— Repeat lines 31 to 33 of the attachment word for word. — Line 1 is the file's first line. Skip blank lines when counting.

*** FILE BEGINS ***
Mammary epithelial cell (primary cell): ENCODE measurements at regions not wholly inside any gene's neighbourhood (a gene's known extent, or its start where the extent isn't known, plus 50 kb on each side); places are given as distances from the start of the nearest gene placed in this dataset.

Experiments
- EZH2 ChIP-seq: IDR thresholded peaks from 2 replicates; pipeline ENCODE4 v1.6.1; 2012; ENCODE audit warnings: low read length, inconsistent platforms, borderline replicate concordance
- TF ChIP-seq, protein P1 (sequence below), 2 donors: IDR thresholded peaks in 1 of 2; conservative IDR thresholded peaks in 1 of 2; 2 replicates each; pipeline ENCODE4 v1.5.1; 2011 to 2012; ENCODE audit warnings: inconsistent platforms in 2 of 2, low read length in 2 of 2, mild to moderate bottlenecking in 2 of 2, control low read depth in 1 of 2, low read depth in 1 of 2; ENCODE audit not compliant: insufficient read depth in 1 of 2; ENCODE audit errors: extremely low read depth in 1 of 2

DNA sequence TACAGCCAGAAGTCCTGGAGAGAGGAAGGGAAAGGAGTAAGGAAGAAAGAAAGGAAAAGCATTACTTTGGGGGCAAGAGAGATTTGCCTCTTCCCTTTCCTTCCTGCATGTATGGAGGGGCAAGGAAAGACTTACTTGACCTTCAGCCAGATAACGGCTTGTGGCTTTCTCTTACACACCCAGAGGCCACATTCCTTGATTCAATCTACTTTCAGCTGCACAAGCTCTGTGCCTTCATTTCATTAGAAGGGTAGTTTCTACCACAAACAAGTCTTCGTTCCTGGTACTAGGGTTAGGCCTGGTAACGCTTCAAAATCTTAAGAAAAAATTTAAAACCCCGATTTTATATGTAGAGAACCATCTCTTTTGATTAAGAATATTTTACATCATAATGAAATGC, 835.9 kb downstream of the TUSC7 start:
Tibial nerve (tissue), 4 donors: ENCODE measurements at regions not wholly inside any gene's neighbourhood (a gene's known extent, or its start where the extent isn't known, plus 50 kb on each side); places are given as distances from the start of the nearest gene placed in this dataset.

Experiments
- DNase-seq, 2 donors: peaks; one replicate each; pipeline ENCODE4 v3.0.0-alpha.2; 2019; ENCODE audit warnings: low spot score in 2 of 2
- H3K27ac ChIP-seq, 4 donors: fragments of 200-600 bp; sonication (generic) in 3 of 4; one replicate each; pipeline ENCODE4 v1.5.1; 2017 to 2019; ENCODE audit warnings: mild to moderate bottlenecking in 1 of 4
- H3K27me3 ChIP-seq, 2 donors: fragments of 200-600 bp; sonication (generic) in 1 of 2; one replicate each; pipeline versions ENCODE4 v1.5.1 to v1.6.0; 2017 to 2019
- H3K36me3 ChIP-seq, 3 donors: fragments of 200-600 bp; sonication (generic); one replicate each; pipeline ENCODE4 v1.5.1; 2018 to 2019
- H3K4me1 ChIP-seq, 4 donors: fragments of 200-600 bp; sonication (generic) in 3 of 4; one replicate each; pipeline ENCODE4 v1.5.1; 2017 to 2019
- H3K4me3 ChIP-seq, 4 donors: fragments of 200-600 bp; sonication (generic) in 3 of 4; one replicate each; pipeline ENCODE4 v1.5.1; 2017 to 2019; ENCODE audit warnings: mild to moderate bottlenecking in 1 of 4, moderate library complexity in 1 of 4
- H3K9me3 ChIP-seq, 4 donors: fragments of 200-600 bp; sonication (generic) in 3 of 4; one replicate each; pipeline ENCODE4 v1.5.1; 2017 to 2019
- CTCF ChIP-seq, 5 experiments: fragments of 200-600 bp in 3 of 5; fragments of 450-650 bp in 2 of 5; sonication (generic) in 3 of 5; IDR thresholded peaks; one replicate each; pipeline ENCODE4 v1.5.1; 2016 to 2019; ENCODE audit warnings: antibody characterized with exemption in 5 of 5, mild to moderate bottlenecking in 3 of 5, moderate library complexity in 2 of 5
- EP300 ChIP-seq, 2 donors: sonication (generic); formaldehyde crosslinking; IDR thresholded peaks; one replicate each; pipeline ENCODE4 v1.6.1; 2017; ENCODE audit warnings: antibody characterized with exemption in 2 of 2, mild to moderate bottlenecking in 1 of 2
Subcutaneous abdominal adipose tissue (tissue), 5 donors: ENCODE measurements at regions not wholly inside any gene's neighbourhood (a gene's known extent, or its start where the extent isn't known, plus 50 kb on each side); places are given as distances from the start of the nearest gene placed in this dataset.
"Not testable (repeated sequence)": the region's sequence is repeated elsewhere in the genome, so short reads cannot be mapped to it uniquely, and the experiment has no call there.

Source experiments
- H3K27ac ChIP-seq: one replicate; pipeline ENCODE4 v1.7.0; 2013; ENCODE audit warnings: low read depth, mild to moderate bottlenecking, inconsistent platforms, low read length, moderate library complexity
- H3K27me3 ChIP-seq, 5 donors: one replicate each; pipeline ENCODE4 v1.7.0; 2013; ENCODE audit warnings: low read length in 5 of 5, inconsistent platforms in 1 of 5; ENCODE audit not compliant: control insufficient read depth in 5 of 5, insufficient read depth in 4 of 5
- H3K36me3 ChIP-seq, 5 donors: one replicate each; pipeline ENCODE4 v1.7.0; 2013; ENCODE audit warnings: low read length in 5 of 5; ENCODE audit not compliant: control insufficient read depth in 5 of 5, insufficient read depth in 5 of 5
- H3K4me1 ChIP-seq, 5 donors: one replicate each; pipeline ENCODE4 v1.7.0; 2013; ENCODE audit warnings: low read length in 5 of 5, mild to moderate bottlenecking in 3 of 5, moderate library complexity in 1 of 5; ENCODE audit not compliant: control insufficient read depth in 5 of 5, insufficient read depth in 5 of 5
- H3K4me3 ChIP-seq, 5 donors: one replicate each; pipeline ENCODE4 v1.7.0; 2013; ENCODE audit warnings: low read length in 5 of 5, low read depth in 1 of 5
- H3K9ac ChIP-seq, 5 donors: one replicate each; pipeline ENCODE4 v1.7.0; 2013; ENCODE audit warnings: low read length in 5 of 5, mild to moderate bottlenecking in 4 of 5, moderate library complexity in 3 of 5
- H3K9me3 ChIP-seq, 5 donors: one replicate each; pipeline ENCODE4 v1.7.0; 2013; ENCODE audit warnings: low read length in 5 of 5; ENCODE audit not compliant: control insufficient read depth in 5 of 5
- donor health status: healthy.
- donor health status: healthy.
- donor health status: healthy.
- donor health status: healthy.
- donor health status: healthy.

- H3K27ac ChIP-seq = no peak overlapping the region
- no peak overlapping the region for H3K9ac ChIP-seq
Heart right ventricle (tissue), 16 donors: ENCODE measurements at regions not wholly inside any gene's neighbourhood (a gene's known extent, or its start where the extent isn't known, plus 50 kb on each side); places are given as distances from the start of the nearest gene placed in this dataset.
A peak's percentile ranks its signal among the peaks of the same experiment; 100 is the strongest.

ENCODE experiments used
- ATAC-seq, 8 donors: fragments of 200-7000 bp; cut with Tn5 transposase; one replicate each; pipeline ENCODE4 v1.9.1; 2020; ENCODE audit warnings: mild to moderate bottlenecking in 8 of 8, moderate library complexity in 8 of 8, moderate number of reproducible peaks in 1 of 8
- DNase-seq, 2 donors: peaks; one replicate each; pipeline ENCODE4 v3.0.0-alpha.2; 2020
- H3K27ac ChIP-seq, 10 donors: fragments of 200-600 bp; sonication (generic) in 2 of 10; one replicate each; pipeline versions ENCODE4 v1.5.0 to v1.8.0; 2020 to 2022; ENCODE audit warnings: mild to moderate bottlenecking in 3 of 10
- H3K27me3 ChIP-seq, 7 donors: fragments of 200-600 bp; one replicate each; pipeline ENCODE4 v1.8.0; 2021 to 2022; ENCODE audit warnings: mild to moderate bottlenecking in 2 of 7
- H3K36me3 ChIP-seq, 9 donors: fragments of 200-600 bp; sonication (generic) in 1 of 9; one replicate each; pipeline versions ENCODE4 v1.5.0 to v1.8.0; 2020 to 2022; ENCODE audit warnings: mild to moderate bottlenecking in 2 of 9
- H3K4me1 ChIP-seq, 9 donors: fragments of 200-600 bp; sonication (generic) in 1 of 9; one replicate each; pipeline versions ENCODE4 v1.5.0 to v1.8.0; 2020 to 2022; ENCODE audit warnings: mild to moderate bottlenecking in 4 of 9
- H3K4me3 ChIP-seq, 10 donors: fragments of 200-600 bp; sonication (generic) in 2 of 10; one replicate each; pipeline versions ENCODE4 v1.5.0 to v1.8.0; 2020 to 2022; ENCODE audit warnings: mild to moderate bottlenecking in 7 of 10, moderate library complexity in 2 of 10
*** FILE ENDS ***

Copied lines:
- donor health status: healthy.

- H3K27ac ChIP-seq = no peak overlapping the region
- no peak overlapping the region for H3K9ac ChIP-seq